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I'd a scan task and I faced following result

Host is up (0.032s latency).
Scanned at 2012-10-25 16:06:38 AST for 856s
1/tcp     open  tcpwrapped
3/tcp     open  tcpwrapped
4/tcp     open  tcpwrapped
19/tcp    open  tcpwrapped
20/tcp    open  tcpwrapped
21/tcp    open  tcpwrapped
22/tcp    open  tcpwrapped
23/tcp    open  tcpwrapped
64623/tcp open  tcpwrapped
64680/tcp open  tcpwrapped
65000/tcp open  tcpwrapped
65129/tcp open  tcpwrapped
65389/tcp open  tcpwrapped

Scan methodology was

nmap -n -vv -A x.x.x.x --min-parallelism=50 --max-parallelism=150 -PN -T2 -oA x.x.x.x

I'm sure that this is a firewall's or loadbalancer's game. I tried many way such as change source port, source IP , fragmentation, etc..

  • Do you have any idea/suggestion to bypass this case?
  • on another hand, Do you know how to do that on firewall policy(on any firewall)? Thanks
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3 Answers 3

You could try using nmap -sV which will grab the header and version information. All TCP ports will still be open (obviously there is nothing you can do about that), but you could grep though and find interesting banners and go from there.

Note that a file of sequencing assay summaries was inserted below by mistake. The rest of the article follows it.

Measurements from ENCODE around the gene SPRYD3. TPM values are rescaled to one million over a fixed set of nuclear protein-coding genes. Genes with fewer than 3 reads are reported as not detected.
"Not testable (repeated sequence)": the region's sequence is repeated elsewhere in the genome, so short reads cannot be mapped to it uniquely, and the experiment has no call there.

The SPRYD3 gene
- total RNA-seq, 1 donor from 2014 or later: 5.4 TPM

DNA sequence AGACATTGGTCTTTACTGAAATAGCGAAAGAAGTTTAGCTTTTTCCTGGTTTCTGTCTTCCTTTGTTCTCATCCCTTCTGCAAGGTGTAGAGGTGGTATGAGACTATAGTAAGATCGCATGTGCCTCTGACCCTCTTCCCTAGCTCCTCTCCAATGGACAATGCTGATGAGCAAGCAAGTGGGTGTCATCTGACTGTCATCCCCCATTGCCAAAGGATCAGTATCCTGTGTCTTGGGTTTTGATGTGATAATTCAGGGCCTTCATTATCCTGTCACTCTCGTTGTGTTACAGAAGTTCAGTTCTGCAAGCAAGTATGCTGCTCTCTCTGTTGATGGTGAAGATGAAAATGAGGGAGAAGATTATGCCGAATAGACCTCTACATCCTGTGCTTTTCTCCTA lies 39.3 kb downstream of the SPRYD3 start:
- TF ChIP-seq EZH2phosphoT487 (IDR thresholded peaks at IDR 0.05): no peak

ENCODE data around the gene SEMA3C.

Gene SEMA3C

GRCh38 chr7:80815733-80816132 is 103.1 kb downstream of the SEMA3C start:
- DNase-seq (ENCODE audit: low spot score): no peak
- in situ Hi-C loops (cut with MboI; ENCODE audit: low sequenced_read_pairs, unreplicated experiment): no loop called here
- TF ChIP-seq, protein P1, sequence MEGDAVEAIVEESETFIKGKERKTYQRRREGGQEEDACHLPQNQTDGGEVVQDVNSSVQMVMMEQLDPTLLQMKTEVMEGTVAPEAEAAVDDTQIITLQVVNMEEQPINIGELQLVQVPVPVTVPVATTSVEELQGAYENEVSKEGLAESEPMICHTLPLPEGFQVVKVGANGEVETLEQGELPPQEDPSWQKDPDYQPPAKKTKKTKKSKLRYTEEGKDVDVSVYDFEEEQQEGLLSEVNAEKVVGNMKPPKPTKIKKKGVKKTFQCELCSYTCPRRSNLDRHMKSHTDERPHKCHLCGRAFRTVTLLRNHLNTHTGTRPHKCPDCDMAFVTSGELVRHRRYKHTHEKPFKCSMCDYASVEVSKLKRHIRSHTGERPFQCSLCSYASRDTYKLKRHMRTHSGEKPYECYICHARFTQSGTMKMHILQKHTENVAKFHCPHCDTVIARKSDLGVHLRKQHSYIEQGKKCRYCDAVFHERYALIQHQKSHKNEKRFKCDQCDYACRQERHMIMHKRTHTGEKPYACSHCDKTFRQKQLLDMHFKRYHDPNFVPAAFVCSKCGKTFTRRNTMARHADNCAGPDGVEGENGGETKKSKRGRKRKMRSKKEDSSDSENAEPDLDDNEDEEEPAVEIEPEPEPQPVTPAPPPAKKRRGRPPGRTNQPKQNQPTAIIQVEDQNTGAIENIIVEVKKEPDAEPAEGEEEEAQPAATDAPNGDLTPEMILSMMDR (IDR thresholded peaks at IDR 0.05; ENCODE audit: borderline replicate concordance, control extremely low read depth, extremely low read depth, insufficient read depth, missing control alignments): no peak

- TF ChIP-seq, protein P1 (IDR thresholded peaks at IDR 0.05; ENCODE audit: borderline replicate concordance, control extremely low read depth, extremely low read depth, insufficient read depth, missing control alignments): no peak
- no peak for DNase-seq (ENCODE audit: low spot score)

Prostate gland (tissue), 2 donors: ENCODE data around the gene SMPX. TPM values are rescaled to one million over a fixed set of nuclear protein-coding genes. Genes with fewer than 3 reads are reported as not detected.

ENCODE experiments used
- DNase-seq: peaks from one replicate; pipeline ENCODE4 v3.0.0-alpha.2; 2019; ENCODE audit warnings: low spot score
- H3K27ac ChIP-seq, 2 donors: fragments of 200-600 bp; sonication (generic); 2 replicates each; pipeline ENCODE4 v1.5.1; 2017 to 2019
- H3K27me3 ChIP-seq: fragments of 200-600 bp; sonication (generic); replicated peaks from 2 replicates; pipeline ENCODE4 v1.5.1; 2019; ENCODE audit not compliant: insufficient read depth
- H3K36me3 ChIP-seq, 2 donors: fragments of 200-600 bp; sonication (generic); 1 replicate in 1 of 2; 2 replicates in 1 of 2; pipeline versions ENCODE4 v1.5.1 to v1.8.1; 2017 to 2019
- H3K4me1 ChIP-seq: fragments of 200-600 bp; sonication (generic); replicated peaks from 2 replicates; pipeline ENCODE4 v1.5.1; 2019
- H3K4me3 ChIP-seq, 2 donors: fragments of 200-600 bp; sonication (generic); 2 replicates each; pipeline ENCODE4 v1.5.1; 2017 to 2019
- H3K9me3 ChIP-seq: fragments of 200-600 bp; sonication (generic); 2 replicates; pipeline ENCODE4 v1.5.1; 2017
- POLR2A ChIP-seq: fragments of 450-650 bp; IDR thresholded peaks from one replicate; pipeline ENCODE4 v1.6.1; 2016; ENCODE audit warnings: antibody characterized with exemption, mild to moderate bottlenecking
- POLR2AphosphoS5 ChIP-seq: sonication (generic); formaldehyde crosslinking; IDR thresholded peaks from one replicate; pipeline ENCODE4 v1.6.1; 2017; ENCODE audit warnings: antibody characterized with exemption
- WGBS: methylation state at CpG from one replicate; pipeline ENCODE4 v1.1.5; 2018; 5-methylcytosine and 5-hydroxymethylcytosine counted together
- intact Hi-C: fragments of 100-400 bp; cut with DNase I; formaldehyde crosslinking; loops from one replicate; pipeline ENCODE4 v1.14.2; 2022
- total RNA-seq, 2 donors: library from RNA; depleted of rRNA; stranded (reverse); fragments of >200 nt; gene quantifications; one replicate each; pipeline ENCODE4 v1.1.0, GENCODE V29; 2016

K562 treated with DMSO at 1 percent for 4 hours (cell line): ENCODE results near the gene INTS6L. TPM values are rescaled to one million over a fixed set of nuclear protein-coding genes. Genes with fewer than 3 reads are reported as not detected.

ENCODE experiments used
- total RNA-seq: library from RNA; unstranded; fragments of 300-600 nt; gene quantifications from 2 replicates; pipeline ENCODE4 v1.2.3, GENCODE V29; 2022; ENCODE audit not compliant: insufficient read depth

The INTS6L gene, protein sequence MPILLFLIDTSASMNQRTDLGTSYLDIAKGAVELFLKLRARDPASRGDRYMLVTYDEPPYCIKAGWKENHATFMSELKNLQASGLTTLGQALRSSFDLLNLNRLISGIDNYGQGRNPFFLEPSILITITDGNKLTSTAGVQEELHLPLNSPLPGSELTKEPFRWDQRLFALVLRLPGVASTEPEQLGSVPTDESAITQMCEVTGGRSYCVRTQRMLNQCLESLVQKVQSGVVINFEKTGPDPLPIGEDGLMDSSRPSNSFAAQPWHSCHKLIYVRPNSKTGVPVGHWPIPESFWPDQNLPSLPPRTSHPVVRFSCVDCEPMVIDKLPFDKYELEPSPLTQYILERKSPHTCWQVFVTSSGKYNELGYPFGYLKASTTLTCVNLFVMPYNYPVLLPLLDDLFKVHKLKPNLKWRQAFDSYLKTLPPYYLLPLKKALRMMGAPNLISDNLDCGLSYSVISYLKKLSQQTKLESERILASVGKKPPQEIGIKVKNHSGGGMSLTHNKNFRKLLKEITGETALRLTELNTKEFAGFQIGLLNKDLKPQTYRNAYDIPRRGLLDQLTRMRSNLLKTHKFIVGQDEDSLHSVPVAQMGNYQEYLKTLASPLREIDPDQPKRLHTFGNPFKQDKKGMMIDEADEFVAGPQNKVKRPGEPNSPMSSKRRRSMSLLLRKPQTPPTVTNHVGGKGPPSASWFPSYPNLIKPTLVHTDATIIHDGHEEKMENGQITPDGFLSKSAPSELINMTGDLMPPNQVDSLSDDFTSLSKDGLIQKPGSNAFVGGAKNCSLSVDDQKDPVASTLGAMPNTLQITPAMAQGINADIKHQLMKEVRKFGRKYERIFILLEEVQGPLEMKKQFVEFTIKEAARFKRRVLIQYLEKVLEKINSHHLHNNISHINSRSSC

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Thanks Rook but -sV is already included in -A. another thing I as you may know that this case shows whole ports are open so it more than though to guess which one is interesting ,, it's black box scan :) –  KING SABRI Oct 31 '12 at 0:48
@KING SABRI so then grep though the results –  Rook Oct 31 '12 at 1:20
There are no real result because its not real open ports ,, as you know there is not host have all ports open. –  KING SABRI Oct 31 '12 at 11:20
I think what @KINGSABRI is saying is that there is no real data to grep for due to the FW. The OP is about finding a way to get relevant data. –  schroeder Oct 31 '12 at 18:19
@schroeder and grepping though the response is that way. If there is a real service it will have a header and -sV or -A will display that header. But if all the ports are actually closed then obviously a waste of time! –  Rook Oct 31 '12 at 18:39

This post describes tcpwrapped as something common with Windows hosts. Beyond that I'm not quite sure.

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yes sir, I sow this post but it doesn't help –  KING SABRI Oct 31 '12 at 11:21

You are looking at trying to map out the firewall rules. 'Firewalking' tools might help with this, but I don't have high hopes.

  • Try slowing your speed. You are using T2, which is very fast and you might be getting odd results.
  • Try not using -A, but specify the -sV switch directly
  • Try looking for 'port knocking' opportunities
  • Try using a packet crafter, such as scapy or hping3 to really drill down into the traffic you send and try to map out what can get through.
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